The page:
Therefore in accordance with this invention, critically shaped cement products are manufactured in apparatus wherein the heat, humidity and CO2 content of the atmosphere is variously regulated during different stages of the manufacturing process. The apparatus comprises (a) an insulated kiln or curing chamber into which the concrete products are processed, (b) a water module located inside the kiln such as a spray, droplets, thin films, capillary water or any other way that when exposed to circulating air or gasses, will cool them by evaporation, and humidifying it, (c) a heating module external to the kiln for circulating hot air through the kiln, (d) a CO2 gas source which may at least in part be the heating module which burns fuel and generates CO2, and (e) controlling means including sensors, valves and controls for fully controlling time duration, temperature, humidity, fuel, and heat (BTU) during each of the stages of the manufacturing process.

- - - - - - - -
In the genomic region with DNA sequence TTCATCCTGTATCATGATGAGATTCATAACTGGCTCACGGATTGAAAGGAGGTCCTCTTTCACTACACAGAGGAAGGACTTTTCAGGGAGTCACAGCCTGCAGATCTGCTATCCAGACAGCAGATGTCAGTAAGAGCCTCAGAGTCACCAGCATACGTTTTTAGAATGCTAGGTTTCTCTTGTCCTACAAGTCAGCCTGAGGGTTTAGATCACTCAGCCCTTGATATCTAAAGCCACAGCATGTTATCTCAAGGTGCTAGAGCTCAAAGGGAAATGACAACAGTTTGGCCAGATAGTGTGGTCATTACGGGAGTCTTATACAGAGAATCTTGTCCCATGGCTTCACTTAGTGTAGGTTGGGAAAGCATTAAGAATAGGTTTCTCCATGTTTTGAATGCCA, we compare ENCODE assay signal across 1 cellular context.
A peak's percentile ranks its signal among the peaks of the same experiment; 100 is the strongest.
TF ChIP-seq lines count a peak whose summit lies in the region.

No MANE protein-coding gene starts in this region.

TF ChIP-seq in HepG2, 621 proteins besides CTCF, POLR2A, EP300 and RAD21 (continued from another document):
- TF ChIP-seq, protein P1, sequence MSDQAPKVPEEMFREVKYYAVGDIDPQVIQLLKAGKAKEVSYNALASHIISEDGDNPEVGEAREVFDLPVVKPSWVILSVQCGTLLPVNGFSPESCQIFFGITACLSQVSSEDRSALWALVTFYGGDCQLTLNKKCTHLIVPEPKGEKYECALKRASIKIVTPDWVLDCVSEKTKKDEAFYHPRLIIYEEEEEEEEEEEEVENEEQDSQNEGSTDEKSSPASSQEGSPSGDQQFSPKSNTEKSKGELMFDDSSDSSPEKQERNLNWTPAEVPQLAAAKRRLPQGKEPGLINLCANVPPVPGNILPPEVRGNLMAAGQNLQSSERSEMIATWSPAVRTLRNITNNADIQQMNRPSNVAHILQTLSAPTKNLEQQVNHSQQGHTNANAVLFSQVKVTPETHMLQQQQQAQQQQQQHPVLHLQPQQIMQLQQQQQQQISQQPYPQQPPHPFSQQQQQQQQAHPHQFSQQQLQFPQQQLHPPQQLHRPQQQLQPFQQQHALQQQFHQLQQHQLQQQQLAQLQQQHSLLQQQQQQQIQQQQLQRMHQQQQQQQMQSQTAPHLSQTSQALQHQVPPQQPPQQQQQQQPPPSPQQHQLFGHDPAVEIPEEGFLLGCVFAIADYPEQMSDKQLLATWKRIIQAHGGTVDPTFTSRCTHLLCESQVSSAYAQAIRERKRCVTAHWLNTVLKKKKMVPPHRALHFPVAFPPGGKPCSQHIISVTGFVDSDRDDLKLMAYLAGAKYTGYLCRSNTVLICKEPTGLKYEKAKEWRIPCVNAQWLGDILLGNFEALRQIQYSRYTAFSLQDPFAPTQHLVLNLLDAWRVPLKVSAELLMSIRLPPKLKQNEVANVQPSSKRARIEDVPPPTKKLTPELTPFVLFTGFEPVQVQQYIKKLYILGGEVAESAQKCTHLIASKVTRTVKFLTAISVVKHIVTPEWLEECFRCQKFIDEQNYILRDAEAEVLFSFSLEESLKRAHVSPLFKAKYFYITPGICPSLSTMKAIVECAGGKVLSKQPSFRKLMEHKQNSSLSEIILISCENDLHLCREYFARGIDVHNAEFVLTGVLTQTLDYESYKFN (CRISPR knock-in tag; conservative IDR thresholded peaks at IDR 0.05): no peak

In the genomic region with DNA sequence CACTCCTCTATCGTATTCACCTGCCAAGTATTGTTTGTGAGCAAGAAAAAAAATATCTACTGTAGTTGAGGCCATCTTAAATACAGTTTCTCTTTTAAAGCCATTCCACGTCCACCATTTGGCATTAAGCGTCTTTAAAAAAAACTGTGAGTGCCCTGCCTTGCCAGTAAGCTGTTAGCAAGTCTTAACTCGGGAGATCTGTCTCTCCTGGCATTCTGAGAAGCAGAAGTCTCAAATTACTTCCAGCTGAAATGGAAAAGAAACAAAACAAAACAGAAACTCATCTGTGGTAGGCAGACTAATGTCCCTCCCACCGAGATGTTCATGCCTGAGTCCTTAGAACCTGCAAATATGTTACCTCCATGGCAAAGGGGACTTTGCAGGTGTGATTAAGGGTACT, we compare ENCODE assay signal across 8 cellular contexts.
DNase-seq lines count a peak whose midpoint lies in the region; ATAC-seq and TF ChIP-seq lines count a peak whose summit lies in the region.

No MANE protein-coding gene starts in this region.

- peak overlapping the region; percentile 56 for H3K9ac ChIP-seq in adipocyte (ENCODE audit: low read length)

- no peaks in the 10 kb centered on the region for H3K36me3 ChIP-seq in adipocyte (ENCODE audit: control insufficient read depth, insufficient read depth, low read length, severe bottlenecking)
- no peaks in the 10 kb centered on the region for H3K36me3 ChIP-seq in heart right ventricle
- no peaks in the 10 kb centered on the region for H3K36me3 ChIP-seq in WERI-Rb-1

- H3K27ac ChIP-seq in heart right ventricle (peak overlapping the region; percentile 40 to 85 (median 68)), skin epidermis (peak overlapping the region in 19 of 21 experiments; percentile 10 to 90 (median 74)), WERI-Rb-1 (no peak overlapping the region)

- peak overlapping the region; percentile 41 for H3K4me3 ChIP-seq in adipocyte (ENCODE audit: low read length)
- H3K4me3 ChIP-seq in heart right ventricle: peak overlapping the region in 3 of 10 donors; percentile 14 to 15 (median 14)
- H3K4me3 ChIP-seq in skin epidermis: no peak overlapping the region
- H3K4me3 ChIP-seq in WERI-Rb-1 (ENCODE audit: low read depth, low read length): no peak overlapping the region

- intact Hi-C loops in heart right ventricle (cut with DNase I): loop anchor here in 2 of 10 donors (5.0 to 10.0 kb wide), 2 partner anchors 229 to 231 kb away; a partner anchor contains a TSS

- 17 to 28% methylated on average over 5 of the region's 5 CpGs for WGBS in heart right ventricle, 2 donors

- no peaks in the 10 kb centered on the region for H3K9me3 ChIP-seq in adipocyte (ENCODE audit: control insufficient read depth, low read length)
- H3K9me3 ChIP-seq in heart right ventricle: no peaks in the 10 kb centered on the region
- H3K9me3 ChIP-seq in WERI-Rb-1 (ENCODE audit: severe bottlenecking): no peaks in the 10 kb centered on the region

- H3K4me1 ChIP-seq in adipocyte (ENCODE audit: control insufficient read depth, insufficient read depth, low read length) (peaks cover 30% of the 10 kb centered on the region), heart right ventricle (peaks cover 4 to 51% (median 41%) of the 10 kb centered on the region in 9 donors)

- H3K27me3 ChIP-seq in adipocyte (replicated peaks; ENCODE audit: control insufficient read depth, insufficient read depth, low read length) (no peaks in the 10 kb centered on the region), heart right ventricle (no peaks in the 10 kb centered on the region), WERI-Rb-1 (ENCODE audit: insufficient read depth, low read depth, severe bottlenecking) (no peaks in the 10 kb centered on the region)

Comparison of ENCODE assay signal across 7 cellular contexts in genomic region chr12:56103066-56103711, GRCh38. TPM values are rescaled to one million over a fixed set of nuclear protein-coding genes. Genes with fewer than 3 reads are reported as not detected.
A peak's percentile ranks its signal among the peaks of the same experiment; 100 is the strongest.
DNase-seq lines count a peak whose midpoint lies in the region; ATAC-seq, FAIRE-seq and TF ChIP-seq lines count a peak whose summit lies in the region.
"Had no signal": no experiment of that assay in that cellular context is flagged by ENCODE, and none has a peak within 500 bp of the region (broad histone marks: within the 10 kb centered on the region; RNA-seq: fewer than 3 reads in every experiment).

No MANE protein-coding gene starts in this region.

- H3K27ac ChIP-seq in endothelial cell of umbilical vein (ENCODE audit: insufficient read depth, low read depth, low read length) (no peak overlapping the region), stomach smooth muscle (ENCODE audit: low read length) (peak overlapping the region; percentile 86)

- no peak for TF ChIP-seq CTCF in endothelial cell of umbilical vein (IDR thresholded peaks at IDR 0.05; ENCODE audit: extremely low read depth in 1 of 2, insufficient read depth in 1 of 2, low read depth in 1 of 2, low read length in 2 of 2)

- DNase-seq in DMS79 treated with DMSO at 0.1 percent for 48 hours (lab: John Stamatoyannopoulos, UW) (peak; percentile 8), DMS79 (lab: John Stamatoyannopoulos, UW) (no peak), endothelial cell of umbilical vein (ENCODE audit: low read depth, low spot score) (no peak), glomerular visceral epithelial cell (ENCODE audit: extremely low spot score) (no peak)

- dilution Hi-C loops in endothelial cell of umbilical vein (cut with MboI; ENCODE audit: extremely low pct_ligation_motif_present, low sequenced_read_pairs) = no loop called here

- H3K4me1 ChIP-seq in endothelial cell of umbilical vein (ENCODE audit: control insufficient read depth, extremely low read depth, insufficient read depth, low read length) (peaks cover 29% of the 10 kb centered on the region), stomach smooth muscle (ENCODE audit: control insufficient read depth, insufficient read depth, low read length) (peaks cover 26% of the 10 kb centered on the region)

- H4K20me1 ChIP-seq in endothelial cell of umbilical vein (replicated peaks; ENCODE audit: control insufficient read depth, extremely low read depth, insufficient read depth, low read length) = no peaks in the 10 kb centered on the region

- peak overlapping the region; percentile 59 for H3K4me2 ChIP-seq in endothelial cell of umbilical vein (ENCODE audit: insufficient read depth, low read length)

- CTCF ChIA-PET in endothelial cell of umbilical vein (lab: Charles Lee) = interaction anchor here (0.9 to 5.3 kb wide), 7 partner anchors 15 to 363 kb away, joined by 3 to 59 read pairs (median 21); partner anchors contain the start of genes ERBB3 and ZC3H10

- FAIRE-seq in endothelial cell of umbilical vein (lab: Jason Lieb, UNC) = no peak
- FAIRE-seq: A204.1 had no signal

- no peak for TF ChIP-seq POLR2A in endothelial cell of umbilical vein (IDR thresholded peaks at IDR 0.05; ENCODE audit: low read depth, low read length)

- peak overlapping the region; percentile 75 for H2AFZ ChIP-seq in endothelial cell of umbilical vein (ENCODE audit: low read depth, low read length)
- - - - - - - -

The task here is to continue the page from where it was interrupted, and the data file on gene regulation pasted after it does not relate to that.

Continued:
Thus, the manufacturing process steps for a typical manufacturing cycle may proceed as follows:

In the initial set stage, the concrete products are formed from plastic mixes of Portland concrete, aggregates, sand, etc. and water and shaped. As quickly as they assume a set that can hold their own shape they are loaded into the cold curing chamber where they will be resident for precise control over several manufacturing stages.

The first hardening step is achieved in one to seven hours. Initially, the exothermal chemical cement-water reaction produces a great amount of heat with resulting water evaporation. This makes the concrete fragile so that any kind of stress, thermal shock, or great loss of water tends to produce cracks or distorted shape and considerably reduces the finally obtainable concrete strength.